Gatehouse Bank will do the Shariah screening of the water industry companies, while SAM, which has more than 14 years of experience in the management of sustainability investments especially in the water-focused area, will attend to the asset management aspects of the strategy. According to David Testa, CEO of Gatehouse Bank, the worldwide market for water is characterized by its above-average growth potential. Global developments such as population growth, investments in the renewal of water-resource infrastructure, the strategic need for potable water, as well as efficient water management will represent significant growth drivers in the years ahead.

Water of course is a major challenge in the Muslim as in the rest of the world, where dire shortages are predicted over the next few decades. Jeddah Municipality for instance is building a huge $3.5 billion desalination plant in Shuaiba which will meet Greater Jeddah's water requirements for the next few decades. The Kingdom's commercial capital in fact will undergo a major SR30 billion facelift over the next five years.

Abdulgader Amir, vice mayor for Planning and Urban Development, Jeddah Municipality, has confirmed that the city "lacks fresh water and sewage facilities in large parts of the city. But work has started on a comprehensive sewage system for the whole city which will be completed in three to five years time. Similarly, a huge desalination plant is being built in Shuaiba which should be finished in the next three years."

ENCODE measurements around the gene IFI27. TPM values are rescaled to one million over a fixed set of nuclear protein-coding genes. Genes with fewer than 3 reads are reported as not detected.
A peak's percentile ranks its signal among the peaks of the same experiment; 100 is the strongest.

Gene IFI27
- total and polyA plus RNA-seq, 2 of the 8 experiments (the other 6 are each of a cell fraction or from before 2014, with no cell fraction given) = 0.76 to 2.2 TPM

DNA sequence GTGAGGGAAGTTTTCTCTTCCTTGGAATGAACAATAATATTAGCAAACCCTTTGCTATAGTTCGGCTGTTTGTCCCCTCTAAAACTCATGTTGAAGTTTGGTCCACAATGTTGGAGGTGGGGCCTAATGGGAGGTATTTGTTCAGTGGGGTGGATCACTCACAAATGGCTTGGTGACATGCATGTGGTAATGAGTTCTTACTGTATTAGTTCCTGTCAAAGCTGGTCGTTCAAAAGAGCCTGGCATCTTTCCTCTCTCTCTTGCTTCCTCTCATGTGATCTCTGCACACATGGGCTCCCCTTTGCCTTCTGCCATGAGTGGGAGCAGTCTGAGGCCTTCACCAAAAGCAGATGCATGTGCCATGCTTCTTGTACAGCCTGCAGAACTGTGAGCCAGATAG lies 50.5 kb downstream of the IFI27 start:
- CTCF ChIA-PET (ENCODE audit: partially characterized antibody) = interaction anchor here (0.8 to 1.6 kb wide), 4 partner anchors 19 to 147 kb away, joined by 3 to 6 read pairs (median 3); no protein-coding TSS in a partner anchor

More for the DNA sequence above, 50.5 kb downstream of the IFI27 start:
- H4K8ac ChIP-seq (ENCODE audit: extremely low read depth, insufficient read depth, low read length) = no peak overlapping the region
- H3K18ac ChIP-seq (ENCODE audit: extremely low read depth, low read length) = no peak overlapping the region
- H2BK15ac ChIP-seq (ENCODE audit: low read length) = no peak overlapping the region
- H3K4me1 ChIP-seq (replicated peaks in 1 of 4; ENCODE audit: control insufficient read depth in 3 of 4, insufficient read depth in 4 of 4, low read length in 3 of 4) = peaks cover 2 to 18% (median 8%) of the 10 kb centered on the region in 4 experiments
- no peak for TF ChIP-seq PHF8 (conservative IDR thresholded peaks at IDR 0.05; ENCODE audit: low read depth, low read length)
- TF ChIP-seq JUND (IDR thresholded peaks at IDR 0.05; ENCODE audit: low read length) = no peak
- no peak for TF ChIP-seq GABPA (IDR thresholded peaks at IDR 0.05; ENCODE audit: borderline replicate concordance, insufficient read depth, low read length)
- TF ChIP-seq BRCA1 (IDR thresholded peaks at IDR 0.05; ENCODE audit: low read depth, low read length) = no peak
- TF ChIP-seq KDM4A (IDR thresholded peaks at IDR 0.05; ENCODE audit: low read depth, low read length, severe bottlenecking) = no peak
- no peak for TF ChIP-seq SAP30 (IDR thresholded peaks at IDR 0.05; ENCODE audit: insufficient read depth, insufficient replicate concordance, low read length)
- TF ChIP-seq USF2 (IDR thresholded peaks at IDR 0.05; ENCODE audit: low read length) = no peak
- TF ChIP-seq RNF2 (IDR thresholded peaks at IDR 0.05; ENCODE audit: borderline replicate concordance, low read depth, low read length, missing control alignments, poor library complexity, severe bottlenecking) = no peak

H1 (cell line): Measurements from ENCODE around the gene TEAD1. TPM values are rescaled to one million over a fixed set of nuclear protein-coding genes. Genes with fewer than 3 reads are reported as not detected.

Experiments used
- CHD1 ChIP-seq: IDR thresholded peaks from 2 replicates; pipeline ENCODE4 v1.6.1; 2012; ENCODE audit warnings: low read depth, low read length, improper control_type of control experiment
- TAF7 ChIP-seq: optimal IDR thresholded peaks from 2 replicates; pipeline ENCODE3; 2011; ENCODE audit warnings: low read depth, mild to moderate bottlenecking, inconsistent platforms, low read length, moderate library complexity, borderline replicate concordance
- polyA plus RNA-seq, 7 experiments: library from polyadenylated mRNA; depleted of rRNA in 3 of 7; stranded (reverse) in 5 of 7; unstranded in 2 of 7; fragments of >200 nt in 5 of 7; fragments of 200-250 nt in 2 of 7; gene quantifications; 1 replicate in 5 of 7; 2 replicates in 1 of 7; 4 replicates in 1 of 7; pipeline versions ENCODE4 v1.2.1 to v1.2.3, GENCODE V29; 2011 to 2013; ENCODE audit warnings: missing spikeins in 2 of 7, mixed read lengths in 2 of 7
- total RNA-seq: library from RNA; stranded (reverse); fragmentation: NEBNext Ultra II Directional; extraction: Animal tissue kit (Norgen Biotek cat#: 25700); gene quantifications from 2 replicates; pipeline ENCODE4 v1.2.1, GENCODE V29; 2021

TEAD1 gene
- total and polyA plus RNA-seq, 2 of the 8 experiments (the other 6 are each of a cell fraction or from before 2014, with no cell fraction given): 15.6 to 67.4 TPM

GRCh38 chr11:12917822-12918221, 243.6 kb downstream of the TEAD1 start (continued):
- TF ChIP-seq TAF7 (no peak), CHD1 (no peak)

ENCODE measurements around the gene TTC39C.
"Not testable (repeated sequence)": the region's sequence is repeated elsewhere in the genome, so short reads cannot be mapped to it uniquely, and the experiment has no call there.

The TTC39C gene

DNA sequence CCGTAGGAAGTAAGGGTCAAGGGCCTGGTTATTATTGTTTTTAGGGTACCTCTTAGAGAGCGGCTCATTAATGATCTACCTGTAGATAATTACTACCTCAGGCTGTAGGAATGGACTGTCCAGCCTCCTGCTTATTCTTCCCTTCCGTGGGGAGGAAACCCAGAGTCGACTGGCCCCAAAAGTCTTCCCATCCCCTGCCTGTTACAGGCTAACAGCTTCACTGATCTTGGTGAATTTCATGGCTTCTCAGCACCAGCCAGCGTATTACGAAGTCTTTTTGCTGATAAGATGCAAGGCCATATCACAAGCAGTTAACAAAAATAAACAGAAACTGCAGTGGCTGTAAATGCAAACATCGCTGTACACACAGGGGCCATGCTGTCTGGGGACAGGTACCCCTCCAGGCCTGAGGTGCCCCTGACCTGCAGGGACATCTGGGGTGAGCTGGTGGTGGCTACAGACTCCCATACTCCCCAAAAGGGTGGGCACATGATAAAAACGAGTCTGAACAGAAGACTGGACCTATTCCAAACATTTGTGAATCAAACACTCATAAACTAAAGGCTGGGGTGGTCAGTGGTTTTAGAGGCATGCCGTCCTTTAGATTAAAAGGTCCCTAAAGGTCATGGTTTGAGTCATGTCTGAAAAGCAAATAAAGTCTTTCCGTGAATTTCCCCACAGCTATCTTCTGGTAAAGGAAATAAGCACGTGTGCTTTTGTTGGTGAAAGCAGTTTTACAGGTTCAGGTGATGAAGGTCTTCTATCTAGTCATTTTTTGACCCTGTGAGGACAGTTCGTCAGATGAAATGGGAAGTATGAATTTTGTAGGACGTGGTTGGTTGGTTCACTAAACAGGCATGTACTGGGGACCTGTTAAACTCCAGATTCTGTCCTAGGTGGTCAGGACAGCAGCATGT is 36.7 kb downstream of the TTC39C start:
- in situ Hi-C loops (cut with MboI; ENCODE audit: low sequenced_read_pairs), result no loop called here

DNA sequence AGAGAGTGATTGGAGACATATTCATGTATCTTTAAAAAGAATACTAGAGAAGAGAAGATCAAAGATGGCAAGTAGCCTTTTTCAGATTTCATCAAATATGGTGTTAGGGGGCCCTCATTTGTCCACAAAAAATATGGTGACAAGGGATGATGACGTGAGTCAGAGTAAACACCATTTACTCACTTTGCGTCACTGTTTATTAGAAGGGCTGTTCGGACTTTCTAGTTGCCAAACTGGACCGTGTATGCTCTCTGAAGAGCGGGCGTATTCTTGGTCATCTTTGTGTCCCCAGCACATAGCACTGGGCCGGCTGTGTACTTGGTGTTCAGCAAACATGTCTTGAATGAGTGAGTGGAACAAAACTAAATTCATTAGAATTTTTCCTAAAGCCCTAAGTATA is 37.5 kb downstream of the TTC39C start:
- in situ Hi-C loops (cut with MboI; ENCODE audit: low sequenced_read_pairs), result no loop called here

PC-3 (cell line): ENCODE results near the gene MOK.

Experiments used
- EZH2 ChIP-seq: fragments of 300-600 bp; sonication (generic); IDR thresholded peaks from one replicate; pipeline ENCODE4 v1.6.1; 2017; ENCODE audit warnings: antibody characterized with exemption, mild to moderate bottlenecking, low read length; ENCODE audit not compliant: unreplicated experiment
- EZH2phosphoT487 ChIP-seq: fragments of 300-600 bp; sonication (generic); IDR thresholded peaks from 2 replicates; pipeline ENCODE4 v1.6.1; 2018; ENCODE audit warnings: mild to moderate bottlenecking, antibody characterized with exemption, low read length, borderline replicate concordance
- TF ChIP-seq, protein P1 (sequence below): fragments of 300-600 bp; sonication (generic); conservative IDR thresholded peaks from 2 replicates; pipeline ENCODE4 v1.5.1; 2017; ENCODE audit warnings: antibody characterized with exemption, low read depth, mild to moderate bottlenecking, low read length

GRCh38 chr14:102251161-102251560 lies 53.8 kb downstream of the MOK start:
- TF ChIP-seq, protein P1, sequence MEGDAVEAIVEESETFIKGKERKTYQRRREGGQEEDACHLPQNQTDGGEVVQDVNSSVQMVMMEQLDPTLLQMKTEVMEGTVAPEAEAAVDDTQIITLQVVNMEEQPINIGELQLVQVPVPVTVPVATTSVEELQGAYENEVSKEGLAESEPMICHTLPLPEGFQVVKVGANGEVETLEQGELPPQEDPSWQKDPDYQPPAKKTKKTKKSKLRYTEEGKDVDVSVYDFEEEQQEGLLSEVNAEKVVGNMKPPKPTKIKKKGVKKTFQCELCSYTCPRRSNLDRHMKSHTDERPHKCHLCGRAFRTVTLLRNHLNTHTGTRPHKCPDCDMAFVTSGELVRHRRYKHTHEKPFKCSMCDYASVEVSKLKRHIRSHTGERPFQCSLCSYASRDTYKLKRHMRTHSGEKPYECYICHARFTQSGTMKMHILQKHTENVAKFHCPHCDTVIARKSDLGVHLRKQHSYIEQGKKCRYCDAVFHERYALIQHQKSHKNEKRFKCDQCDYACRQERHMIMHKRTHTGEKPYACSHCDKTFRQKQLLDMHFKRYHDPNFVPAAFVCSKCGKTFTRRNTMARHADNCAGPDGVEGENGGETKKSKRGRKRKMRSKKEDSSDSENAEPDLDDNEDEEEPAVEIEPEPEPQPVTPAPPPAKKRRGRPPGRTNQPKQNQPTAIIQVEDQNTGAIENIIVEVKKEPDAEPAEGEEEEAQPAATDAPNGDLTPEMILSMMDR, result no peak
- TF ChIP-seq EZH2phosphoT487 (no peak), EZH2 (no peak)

But what is conspicuous is the absence of Islamic finance in financing this urban regeneration. "We would welcome the participation of Islamic banks. We would look at the various proposals made and based on value-for-money, cost effectiveness and efficacy. There is a considerable amount of liquidity in the market. We will definitely welcome any initiatives and suggestions from the Islamic finance sector. We are an open market and open to any viable financing options," explained the vice-mayor.